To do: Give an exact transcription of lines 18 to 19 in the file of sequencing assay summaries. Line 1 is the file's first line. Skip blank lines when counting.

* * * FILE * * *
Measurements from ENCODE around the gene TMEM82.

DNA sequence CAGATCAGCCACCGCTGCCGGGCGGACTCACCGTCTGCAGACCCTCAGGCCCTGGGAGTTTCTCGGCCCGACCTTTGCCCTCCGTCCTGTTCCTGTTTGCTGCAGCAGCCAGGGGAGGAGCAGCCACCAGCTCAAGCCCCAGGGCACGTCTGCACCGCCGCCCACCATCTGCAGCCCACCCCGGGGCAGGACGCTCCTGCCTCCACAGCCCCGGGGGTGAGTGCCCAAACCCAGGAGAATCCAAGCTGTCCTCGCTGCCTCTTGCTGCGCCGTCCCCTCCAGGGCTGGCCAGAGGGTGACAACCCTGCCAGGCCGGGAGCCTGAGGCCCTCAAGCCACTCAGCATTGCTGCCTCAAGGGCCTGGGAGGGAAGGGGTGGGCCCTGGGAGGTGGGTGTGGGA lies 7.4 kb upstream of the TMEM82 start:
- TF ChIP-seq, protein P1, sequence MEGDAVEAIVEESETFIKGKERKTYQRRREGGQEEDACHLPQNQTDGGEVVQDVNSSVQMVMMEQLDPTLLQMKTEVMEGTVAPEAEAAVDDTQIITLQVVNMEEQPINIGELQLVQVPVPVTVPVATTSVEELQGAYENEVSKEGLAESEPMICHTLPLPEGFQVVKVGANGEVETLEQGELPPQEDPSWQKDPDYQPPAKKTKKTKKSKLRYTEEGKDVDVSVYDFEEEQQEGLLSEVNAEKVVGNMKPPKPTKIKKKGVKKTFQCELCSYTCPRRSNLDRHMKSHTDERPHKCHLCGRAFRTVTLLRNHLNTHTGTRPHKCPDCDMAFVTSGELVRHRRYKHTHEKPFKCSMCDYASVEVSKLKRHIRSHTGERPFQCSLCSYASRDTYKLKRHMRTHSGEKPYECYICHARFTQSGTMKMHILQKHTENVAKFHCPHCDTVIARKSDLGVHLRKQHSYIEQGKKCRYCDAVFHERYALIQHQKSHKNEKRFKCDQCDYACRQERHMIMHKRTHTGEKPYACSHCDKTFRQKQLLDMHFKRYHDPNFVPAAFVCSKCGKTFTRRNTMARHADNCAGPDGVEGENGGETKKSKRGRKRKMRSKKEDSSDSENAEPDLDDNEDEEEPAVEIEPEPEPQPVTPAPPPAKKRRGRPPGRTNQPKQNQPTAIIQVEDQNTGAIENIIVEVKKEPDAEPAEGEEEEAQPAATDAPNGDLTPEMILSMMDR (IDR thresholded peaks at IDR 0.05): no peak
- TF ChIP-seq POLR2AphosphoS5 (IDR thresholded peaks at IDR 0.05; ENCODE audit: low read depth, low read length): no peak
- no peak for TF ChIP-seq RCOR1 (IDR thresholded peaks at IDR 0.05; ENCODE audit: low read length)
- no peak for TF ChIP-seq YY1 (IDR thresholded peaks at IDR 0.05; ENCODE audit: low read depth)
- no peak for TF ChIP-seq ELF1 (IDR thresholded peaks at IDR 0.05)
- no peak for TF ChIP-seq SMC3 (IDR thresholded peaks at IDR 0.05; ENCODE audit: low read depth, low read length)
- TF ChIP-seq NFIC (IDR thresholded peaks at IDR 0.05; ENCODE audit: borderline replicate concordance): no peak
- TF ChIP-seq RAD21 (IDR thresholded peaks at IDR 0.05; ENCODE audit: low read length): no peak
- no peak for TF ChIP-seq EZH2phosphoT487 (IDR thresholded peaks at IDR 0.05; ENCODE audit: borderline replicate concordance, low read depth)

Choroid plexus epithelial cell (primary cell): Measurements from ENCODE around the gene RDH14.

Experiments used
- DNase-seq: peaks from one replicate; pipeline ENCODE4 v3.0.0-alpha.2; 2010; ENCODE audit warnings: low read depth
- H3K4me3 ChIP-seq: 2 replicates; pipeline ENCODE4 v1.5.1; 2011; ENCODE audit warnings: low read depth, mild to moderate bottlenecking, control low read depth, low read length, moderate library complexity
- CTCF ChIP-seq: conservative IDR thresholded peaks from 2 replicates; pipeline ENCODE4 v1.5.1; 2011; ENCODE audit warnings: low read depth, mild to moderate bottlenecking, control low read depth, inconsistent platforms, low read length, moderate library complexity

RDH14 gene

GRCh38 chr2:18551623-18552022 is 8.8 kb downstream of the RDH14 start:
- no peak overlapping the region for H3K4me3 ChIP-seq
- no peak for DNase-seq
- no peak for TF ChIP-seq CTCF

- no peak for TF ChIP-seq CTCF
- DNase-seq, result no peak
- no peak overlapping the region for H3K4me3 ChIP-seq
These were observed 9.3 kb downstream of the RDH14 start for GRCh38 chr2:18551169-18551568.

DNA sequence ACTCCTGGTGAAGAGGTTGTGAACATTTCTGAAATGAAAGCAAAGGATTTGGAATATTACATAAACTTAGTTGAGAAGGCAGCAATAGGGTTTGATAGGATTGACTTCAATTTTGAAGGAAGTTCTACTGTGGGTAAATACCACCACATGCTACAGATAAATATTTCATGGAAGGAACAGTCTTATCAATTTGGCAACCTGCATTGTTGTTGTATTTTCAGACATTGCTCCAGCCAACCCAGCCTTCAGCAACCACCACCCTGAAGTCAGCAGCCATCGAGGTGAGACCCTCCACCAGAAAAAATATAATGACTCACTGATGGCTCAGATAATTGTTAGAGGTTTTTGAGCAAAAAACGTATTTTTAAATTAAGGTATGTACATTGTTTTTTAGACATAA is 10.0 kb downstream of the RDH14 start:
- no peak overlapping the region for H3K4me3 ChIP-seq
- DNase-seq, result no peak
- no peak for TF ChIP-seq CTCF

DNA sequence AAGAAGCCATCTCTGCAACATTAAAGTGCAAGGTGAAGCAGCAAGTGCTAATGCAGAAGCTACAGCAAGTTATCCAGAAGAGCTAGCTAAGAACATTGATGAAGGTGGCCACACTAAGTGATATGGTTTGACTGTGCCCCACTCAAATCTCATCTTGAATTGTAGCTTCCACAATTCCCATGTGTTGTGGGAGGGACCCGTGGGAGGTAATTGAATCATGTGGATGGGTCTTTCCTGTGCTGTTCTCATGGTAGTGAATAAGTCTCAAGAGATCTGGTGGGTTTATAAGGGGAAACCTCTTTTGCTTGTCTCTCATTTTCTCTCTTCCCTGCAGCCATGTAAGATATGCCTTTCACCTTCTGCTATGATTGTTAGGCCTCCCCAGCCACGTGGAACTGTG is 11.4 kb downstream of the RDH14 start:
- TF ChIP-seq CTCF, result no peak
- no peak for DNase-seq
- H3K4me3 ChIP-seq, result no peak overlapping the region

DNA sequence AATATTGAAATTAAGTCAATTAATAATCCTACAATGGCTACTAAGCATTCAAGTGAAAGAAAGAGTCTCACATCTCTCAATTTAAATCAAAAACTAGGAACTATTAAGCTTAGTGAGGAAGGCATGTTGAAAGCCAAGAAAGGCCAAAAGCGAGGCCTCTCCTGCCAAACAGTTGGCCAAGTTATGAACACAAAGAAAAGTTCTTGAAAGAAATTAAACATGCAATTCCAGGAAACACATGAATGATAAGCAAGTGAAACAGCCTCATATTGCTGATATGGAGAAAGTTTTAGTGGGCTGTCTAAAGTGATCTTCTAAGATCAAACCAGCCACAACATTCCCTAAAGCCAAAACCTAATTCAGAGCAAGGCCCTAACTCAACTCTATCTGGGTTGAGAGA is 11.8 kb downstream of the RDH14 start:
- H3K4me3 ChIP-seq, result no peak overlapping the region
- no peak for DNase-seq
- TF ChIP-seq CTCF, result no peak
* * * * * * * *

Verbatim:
GRCh38 chr2:18551623-18552022 is 8.8 kb downstream of the RDH14 start:
- no peak overlapping the region for H3K4me3 ChIP-seq